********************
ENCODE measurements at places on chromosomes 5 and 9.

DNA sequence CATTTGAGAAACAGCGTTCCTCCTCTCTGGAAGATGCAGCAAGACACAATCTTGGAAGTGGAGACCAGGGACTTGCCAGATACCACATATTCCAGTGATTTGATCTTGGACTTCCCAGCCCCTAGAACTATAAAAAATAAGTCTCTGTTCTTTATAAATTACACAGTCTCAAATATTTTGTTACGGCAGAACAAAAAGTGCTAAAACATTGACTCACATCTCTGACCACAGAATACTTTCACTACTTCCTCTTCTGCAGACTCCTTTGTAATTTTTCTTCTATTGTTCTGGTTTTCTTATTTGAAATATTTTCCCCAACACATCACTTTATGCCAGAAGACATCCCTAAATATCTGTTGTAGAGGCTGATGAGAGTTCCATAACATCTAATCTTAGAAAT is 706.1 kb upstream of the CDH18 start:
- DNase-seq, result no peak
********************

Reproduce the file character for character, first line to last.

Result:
ENCODE measurements at places on chromosomes 5 and 9.

DNA sequence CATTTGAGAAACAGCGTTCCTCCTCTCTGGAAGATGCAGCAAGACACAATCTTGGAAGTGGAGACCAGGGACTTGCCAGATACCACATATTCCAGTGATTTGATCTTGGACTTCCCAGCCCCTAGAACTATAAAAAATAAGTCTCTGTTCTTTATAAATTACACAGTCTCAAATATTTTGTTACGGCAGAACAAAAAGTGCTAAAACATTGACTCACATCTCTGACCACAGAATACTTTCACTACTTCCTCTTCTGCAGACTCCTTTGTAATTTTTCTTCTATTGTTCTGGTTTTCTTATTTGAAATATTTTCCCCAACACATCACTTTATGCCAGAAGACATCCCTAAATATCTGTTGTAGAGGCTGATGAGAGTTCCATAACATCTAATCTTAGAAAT is 706.1 kb upstream of the CDH18 start:
- DNase-seq, result no peak